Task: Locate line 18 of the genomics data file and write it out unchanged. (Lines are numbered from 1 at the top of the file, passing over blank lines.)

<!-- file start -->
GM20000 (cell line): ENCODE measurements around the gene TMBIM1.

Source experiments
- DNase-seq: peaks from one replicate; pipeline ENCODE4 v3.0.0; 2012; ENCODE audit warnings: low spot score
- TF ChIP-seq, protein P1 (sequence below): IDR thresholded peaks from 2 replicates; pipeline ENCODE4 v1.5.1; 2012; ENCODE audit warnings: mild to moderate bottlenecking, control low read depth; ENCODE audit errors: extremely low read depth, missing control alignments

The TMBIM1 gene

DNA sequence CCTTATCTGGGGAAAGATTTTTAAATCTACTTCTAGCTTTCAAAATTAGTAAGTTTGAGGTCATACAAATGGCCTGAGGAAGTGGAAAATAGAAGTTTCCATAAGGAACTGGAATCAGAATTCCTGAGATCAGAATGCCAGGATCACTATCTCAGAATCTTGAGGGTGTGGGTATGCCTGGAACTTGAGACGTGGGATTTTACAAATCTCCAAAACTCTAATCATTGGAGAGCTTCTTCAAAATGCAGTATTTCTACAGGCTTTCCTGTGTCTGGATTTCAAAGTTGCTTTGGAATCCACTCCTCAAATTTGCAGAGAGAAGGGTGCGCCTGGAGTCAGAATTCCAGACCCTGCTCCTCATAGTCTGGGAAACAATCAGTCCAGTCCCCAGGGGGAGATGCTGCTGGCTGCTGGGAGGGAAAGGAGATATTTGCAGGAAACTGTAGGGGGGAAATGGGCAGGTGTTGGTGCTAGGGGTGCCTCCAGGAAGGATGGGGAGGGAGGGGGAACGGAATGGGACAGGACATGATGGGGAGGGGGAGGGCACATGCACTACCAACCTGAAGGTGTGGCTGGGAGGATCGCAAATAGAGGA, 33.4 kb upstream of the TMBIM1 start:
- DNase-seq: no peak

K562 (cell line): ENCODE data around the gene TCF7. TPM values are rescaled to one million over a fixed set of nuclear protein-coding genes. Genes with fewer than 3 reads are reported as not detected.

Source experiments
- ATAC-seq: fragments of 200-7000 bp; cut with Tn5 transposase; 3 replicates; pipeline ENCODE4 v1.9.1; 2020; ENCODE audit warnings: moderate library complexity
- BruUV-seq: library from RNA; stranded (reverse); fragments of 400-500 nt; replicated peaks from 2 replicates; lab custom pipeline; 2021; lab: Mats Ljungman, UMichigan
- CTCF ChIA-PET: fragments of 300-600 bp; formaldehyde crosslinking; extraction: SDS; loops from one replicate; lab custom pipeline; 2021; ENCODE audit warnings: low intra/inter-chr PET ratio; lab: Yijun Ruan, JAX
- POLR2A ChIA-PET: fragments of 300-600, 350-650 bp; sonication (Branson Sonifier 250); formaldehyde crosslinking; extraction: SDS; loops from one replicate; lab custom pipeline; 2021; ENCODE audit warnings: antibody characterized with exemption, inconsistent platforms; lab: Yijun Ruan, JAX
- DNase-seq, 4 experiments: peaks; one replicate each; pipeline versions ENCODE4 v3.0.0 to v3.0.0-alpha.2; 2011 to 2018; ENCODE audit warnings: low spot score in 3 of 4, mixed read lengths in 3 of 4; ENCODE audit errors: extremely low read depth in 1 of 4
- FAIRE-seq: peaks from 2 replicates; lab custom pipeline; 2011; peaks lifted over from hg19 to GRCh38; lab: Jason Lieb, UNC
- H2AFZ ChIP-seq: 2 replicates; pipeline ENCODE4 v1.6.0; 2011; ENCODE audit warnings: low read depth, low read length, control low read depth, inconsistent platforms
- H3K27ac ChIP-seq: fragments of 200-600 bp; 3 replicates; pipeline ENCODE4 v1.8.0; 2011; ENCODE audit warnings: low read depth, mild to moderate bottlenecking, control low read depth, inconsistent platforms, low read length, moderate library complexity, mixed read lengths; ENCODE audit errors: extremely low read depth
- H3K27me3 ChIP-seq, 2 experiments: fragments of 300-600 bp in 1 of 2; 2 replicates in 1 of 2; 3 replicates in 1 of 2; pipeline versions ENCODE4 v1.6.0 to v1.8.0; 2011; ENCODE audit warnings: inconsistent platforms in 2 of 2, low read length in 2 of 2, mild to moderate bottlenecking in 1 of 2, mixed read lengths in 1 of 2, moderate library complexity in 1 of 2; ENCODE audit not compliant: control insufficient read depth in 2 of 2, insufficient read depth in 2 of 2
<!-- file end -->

- H3K27me3 ChIP-seq, 2 experiments: fragments of 300-600 bp in 1 of 2; 2 replicates in 1 of 2; 3 replicates in 1 of 2; pipeline versions ENCODE4 v1.6.0 to v1.8.0; 2011; ENCODE audit warnings: inconsistent platforms in 2 of 2, low read length in 2 of 2, mild to moderate bottlenecking in 1 of 2, mixed read lengths in 1 of 2, moderate library complexity in 1 of 2; ENCODE audit not compliant: control insufficient read depth in 2 of 2, insufficient read depth in 2 of 2